clock menu more-arrow no yes mobile

Filed under:

Crumbling their cookies: how the Buffalo Bills should attack the Pittsburgh Steelers

Josh better have that blitzing figured out

The Buffalo Bills missed an opportunity last weekend when they fell to the Baltimore Ravens 24-17 at New Era Field in Orchard Park, New York. They missed an opportunity to qualify for the 2019 playoffs (all other games they needed to fall their way that week did). They missed an opportunity to show the league that they’re an upper-echelon team and not simply the benefactor of a cupcake schedule with opportune games against soon-to-be-benched quarterbacks and soon-to-be-cut kickers. Most notably for the purposes of this article, they missed an opportunity to show that they can beat the Cover-0 blitzing that the New England Patriots hurt them with earlier in the year. Quarterback Josh Allen failed to find his answers accurately and on time throughout the game and was under duress towards one of his worst games of 2019.

The Pittsburgh Steelers are on deck this week in a prime-time match-up in Western Pennsylvania on Sunday Night Football. They have the secondary to do what the Ravens and Patriots did and would be foolish to ignore the success those two teams had against the Bills. What should Buffalo do to see to it they announce to the league they have answers?

I have some thoughts...

In-breaking deep routes instead of out-breaking deep routes

One of the ways you can beat Cover-0 blitzing is through vertical passes. Very few corners in the NFL can run stride for stride with John Brown or Robert Foster without SOME separation allowing for a basket pass. Against the Ravens, the Bills had corner routes set up to beat the blitz, which allowed for them to potentially even be used if the defense was in Cover-1 or Cover-7. The issue with out-breaking vertical routes is a decreased margin for error due to the presence of the sideline acting as an additional defender. Given how much Josh Allen has struggled with the deep ball this year, it would be prudent to give him post-and-go routes to allow him to potentially miss inside and still have a fast receiver make a play on the ball.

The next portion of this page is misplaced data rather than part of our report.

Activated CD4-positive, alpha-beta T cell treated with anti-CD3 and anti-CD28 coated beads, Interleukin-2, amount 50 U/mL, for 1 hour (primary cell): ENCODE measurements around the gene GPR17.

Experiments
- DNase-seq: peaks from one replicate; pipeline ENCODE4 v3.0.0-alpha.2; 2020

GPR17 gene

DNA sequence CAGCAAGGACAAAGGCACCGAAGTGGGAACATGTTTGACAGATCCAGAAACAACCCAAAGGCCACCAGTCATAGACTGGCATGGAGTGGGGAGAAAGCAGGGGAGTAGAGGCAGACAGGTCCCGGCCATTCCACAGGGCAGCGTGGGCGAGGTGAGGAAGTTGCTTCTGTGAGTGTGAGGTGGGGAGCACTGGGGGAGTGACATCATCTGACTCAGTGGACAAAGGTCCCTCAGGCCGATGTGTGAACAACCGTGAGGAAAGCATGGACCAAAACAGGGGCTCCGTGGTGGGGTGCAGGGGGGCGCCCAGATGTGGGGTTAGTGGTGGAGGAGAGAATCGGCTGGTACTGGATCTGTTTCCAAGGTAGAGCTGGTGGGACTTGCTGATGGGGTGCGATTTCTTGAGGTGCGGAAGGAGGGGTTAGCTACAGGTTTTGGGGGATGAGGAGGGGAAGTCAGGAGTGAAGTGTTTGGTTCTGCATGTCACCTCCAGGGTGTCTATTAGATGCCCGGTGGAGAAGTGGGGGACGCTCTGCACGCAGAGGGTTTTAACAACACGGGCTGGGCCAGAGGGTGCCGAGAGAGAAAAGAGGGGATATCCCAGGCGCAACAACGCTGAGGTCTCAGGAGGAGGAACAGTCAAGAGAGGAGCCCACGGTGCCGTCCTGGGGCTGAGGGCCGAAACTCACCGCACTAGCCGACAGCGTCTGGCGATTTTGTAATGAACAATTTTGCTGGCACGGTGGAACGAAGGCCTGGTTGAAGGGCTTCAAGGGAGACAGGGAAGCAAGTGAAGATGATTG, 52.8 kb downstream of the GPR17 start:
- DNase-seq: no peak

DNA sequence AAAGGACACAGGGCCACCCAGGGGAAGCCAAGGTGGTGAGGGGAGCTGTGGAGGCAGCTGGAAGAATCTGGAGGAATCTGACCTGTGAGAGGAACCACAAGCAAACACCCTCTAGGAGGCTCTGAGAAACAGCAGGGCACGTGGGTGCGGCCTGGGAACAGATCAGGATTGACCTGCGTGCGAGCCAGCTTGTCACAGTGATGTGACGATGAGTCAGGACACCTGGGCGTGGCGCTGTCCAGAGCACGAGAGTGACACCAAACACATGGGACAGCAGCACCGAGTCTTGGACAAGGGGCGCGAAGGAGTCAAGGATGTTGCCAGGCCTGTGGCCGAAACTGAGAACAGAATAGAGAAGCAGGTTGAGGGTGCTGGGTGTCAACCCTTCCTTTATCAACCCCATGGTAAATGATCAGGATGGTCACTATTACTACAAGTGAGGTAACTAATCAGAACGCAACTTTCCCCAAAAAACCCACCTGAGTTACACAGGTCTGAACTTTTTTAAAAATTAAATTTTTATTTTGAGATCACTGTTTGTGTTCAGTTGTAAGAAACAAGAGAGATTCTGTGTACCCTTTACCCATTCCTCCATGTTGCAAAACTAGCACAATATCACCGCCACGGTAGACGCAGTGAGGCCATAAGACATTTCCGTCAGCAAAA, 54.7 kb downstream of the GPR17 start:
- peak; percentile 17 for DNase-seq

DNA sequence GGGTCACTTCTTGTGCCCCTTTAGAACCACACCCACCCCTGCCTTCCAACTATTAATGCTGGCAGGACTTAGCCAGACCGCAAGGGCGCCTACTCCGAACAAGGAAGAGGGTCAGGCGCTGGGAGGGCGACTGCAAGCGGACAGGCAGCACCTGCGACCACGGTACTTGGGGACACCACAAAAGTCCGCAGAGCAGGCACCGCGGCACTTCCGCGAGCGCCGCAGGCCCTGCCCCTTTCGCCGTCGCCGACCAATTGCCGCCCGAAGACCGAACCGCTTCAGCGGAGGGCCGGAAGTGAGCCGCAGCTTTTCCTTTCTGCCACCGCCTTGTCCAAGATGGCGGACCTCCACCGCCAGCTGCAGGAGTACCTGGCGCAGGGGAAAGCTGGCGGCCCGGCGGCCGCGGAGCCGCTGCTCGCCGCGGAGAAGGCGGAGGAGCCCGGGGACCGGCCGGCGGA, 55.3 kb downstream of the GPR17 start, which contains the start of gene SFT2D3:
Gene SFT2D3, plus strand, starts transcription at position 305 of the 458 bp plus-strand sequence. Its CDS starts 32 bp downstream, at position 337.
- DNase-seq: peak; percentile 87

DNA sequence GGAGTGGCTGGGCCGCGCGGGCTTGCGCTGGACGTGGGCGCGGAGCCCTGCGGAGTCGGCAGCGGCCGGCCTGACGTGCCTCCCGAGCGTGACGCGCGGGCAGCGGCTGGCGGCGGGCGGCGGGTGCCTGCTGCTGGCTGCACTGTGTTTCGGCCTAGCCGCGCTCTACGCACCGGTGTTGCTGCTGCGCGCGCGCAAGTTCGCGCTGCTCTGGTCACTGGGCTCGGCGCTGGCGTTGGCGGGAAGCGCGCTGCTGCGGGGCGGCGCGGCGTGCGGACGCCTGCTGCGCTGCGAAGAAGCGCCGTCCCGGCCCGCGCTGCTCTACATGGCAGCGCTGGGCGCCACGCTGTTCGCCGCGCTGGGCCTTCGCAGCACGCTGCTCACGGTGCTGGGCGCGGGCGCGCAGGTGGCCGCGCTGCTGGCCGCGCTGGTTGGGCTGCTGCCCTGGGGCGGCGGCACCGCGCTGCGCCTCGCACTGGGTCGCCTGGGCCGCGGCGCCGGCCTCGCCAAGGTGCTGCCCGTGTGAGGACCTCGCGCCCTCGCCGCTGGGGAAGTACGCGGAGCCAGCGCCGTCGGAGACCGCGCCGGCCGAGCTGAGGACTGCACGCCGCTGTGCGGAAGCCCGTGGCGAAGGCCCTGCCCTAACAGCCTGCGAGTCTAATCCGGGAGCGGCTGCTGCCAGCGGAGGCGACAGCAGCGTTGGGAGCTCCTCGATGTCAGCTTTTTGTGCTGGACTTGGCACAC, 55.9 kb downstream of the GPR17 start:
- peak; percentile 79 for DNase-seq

RPOs and swing passes

Run-pass options are very commonly slant routes behind the linebacker who is often the conflict defender in those situations. Given that these plays are quick-hitters with little time in the pocket and binary decisions by the quarterback, they can help counter Cover-0 pressure looks.

In the red zone on Sunday, Allen checked into a swing pass for Devin Singletary. He got the look he wanted, but Matthew Judon made a great play to stop what might have been a touchdown. That’s another great answer to the pressure that Cover-0 brings because it lets a speedy player outflank the defense. Lining up a player who has better straight-line speed than Singletary (perhaps Isaiah McKenzie or Robert Foster) in the backfield and throwing that swing pass to them could help capitalize on the defense’s aggression for a big gain on the edge.

Split Singletary out wide

You started to see this in the second half against the Ravens. Having Singletary out wide not only spreads the defense and allows Josh Allen to better identify rushers than he would out of bunch formations, but it provides a horizontal option in the event Allen needs to get out of trouble quickly. Singletary’s elite change-of-direction ability allows him to separate earlier in the route against linebackers a la Cole Beasley and he was a revelation playing there against Baltimore. Having Singletary as even a stationary option provides Allen an outlet that a weaker-armed QB might not be able to utilize.

Bust out the Denver Broncos-week playbook on defense

Always blitz young quarterbacks. Always.

This is exactly what teams are doing to Josh Allen: They will continue to bring pressure and blitz until he proves he can make them pay for it. Pittsburgh quarterback Devlin “Duck” Hodges hasn’t proven he can beat it any more than previous Denver quarterback Brandon Allen. I am of the opinion that Hodges is a better quarterback than Allen, but the Bills need to bring the heat up the middle like they did against Denver and make Hodges show he can beat them. If the Bills’ offense struggles again like it did against Baltimore, they may need to create turnovers and negative plays that can come with pressure to clinch a playoff spot on Sunday night.

...and that’s the way the cookie crumbles. I’m Bruce Nolan for Buffalo Rumblings. You can find me on Twitter @BruceExclusive and look for episodes of “The Nick & Nolan Show” every week on the Buffalo Rumblings podcast network!